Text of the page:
A public spending watchdog has warned of "key risks" in the Government's plans for building thousands of new affordable homes.
Housing providers face having to borrow extra cash and are being allowed to ramp up rents after ministers cut funding for building projects by around two-thirds. But shifting the funding burden on to councils, arm's-length organisations and housing associations means they could be overstretched if they are hit by increased borrowing costs, according to the National Audit Office (NAO).
It warned that nearly a fifth of contracts with providers are yet to be signed and some organisations have raised concerns about the levels of rent they will be able to charge.
More than half of the 80,000 planned homes are not due to be delivered until the final year of the Department for Communities and Local Government's Affordable Homes Programme and there is no room for slippage, according to the NAO report.
It also found the previous government's funding method offered better value for money over the long term, but cost more than the coalition could afford now. Housing benefit costs will go up by £1.4 billion, it added. Overall, the NAO found the programme was a success with providers committing themselves to building more homes than originally planned.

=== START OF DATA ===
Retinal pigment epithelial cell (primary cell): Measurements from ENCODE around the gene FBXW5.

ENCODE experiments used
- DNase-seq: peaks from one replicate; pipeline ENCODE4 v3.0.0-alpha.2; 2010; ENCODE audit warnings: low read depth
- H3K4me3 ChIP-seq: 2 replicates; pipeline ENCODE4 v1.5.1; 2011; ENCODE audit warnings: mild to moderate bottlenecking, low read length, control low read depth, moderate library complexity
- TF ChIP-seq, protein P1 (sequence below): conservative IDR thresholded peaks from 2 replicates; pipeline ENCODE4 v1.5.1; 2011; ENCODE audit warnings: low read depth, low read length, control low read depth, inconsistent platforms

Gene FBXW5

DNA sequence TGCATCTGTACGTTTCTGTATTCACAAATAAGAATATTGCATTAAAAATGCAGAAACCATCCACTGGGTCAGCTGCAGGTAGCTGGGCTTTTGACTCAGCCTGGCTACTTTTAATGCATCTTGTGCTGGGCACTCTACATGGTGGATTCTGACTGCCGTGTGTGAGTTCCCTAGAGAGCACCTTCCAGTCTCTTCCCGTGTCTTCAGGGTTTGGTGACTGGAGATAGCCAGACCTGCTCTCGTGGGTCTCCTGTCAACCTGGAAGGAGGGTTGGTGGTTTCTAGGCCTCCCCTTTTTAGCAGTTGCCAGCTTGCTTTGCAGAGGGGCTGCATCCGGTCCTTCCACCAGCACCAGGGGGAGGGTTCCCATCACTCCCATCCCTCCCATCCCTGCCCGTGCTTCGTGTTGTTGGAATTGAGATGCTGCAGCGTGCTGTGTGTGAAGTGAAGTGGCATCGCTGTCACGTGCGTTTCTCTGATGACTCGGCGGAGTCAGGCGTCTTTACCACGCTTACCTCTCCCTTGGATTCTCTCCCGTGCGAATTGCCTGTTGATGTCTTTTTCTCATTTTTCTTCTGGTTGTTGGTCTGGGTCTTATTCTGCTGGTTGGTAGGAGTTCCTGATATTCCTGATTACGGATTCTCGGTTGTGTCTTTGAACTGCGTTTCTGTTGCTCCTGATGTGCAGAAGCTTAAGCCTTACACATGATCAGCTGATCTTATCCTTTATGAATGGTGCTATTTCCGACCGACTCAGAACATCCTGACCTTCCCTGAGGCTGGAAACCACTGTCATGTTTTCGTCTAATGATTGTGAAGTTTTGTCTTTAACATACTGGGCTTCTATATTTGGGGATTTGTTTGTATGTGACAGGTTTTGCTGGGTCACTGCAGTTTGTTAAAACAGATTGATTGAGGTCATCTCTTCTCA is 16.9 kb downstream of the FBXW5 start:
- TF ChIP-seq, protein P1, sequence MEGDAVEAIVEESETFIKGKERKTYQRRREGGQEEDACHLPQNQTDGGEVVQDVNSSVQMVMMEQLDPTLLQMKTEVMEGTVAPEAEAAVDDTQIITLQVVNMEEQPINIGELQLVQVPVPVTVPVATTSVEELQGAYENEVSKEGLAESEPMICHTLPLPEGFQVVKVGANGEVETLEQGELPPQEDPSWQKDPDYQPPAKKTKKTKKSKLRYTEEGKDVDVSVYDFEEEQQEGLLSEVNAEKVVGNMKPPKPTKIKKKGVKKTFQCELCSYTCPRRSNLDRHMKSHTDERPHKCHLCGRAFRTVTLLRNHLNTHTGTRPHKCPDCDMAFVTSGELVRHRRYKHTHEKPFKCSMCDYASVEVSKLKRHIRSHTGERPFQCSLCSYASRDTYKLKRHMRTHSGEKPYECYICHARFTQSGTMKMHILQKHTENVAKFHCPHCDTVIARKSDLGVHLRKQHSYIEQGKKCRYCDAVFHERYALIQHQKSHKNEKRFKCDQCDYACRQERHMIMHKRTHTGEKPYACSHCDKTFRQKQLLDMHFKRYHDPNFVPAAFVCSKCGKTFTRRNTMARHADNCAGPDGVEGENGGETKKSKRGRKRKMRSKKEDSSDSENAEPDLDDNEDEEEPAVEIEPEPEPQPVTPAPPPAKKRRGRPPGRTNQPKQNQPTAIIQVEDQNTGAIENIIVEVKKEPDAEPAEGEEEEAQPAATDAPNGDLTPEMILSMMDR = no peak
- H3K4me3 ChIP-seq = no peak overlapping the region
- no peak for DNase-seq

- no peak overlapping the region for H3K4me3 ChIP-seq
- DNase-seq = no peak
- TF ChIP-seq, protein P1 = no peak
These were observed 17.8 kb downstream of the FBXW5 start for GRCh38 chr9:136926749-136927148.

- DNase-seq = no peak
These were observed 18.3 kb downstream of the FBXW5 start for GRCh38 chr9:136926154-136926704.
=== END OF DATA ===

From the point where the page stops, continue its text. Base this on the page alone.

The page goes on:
Labour's Margaret Hodge, who chairs the public accounts committee, said: "My concern is that the department is simply passing the costs of building new homes on to tenants who can ill afford to pay higher rents. The department has scrapped the target rent guidelines for this programme, leaving vulnerable tenants increasingly dependent on housing benefits and increasing the welfare bill by £1.4 billion.
"It is shocking that for every new home built under this programme, the taxpayer will have to pay £17,500 in increased housing benefit costs. The department has refused to be transparent about just how many tenants will be affected and by how much. With many providers considering alternatives to traditional bank funding, including financial instruments such as corporate bonds, the department must be very cautious about providers' increased financial exposure."
Under the plans the Government pays £20,000 per house on average, compared with £60,000 under Labour's version of the scheme. Providers can now charge up to 80% of the market rate on new and existing properties. According to the NAO, average weekly rents will range from around £100 a week in the North East, Yorkshire and the Humber to £182 a week in London.
Amyas Morse, head of the NAO, said: "The Affordable Homes Programme has made a good start, with providers committing themselves to building some 24,000 more homes than originally expected. There are key risks, however, including the fact that more than half of the homes are planned for the final year, with no room for slippage.
"The final judgment on the success of the programme will depend on how well these risks can be managed between now and 2015."
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